The NHS provides all schools with information regarding common childhood illness. We wish to share that information with you to make it clear to all how to best treat illnesses and prevent further infections.
Many times we have heard parents tell us their children are “not 100% but they wanted to come”. Please remember you are the boss and if you think they are not well enough, chances are they probably are not. If children show symptoms of illness or present as being unwell in school we will end up making a call home for you to collect them.
Please note - This year we will have to be extra cautious due to the ongoing concern about the transmission of the corona virus. All illnesses must be taken seriously and treated at home. We understand that the symptoms of the corona virus are very similar to that of common cold, but unfortunately this too must be treated at home to make certain there is no spread of unwanted germs to other families of pupils, parents and our staff. We would ask that you resect this and treat illnesses at home and inform staff that children are being treated at home over the phone. Our contact number is 02825652011
At the beginning of every school year, from nursery to P7 and beyond, many families find that the children quickly develop “the sniffles”. This is very common cold is nothing to be worried about however the spread of germs is (see above). The best way to treat the cold is lots of TLC at home and life lessons in how to contain our germs. If you feel a cold is more than normal for your child, or affecting their breathing or sleep, speak to a pharmacist or your GP. If the symptoms of the cold are accompanied with a temperature please phone your doctor immediately.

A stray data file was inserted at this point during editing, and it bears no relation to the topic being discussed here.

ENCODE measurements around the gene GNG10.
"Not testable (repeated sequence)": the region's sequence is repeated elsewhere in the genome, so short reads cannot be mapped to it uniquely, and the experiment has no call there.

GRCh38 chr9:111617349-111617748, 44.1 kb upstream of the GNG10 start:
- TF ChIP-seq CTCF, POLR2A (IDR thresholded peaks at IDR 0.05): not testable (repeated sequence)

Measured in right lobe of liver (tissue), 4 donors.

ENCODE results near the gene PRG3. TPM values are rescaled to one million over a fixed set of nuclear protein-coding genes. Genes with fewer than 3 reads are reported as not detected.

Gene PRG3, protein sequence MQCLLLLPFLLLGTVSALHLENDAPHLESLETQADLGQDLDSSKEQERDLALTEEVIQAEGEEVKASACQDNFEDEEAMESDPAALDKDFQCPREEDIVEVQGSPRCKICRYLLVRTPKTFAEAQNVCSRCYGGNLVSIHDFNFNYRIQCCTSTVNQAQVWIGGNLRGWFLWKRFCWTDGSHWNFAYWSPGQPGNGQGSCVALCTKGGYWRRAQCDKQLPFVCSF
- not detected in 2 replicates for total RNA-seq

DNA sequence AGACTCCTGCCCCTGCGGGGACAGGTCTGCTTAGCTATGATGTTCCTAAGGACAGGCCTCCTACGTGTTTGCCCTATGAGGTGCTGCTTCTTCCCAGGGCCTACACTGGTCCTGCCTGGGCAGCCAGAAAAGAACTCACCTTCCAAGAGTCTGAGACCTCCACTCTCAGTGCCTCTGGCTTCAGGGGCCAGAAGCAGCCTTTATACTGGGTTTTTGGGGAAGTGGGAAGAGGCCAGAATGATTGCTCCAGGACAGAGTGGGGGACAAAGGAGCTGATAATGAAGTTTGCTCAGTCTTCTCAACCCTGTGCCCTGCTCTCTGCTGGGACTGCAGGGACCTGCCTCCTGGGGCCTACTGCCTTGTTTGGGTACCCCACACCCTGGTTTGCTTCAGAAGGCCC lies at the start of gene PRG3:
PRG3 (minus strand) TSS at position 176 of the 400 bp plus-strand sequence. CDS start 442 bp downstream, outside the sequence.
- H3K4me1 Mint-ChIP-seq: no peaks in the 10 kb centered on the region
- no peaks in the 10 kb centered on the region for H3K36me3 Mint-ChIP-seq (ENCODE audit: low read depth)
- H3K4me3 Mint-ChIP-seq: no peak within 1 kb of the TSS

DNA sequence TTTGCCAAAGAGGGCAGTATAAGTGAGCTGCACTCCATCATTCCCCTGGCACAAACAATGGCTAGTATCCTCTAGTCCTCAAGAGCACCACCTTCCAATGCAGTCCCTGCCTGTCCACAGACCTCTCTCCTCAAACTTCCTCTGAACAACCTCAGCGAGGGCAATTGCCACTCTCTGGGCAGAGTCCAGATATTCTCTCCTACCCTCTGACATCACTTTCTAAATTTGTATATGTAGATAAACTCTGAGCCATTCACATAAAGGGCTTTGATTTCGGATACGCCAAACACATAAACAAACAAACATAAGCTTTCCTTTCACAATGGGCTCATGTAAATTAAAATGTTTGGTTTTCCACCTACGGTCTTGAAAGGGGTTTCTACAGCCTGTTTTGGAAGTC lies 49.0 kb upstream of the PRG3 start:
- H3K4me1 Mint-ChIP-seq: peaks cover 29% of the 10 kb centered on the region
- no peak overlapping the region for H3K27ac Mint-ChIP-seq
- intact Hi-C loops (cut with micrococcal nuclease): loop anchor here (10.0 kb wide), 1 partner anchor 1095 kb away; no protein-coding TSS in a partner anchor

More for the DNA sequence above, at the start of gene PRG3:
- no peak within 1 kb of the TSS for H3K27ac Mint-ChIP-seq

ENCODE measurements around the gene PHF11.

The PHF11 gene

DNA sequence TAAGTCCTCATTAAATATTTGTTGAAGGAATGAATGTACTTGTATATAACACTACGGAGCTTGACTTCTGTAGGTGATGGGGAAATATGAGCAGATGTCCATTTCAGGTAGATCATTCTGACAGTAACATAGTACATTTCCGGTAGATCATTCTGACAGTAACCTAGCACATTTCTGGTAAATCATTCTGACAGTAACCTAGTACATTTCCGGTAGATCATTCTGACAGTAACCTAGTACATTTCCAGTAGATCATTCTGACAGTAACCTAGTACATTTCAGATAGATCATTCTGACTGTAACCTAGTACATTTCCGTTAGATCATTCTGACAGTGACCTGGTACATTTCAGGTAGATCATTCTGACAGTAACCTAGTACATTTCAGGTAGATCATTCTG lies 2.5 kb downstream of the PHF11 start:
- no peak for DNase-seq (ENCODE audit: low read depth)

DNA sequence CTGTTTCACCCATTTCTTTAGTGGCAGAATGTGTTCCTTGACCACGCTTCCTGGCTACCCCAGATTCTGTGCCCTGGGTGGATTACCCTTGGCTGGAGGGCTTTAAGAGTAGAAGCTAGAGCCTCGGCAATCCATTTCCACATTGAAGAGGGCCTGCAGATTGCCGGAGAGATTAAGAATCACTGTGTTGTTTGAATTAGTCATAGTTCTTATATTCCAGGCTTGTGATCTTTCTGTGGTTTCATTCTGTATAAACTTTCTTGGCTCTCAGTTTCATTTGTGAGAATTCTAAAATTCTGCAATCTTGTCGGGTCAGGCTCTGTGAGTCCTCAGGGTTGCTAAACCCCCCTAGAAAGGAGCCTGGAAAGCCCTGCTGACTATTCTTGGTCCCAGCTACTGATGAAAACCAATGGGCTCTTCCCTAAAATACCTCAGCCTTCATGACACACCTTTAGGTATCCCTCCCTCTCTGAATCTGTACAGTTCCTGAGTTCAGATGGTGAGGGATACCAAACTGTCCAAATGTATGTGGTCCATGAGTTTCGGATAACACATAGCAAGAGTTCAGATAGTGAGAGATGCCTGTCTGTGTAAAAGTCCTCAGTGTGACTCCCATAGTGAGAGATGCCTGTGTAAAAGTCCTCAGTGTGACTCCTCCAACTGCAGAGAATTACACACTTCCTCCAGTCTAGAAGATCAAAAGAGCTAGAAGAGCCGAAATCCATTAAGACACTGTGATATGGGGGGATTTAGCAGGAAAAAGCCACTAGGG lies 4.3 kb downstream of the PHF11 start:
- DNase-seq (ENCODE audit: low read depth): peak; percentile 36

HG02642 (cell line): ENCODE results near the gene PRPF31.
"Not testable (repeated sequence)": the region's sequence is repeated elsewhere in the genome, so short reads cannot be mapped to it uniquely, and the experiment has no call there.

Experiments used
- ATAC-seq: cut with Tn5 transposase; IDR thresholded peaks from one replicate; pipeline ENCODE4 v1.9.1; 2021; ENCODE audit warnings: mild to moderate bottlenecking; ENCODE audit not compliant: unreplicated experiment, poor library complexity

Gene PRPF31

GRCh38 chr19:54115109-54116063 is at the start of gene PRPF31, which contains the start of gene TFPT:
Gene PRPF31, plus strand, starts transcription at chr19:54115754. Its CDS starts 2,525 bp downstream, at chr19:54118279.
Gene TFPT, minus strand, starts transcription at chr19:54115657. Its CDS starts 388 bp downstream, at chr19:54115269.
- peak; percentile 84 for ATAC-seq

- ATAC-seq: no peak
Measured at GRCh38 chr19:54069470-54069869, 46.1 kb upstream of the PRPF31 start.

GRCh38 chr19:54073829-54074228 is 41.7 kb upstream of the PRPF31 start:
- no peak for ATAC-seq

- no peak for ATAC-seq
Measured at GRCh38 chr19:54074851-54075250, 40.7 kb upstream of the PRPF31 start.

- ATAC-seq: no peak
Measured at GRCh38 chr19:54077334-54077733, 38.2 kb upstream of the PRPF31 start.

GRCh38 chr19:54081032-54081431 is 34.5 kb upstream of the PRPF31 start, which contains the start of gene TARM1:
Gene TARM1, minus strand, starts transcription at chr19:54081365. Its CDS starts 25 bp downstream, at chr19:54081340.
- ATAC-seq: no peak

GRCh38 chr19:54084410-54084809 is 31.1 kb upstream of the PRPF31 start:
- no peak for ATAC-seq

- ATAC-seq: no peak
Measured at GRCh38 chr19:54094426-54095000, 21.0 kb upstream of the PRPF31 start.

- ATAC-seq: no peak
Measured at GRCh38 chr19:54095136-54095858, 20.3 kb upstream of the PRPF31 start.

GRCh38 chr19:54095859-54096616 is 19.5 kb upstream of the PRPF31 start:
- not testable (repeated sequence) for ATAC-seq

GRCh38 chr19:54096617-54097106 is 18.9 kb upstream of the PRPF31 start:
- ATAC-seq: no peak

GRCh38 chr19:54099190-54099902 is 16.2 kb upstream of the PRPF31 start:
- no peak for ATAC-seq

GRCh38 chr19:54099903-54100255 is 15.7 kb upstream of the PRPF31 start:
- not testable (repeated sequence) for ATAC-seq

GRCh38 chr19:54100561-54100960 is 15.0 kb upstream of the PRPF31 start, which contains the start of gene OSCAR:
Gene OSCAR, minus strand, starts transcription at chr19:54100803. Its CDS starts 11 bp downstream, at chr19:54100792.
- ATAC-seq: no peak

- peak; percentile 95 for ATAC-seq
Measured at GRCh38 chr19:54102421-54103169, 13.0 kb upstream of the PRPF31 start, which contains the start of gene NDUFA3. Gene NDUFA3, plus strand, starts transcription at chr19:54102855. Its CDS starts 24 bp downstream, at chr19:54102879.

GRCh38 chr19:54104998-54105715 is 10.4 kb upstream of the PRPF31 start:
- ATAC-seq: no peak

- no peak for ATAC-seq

For illnesses where your child has been vomiting or has had diarrhoea they must be kept at home for 48 hours after their last period of illness.
If your child has developed chicken pox or impetigo they must stay off school until the last of all the spots have crusted over. This is usually about 5 days after the spots first appeared. Speak to your GP about any concerning spots or lesions on your child’s skin as these often need an antibiotic treatment before they will go away.
When children develop a fever through the cold flu, ear infections etc. they must stay at home until the fever passes. If your child develops scarlet fever they will need an antibiotic from the GP otherwise they will be contagious for 2 to 3 weeks.
When reading through the NHS guidelines please remember these are more suitable for older children who can follow common hygiene rules. At nursery, while staff do their best to take care of the children, there are runny noses all year long, hands go unwashed, toys go in mouths etc… While the NHS may suggest your child is well enough for school, please be considerate of staff and other pupils – many conditions (listed below) are highly contagious and we would ask that pupils are therefore kept at home until the condition passes.
• chicken pox • conjunctivitis • hand foot and mouth • head lice and nits • impetigo • scarlet fever • slap cheek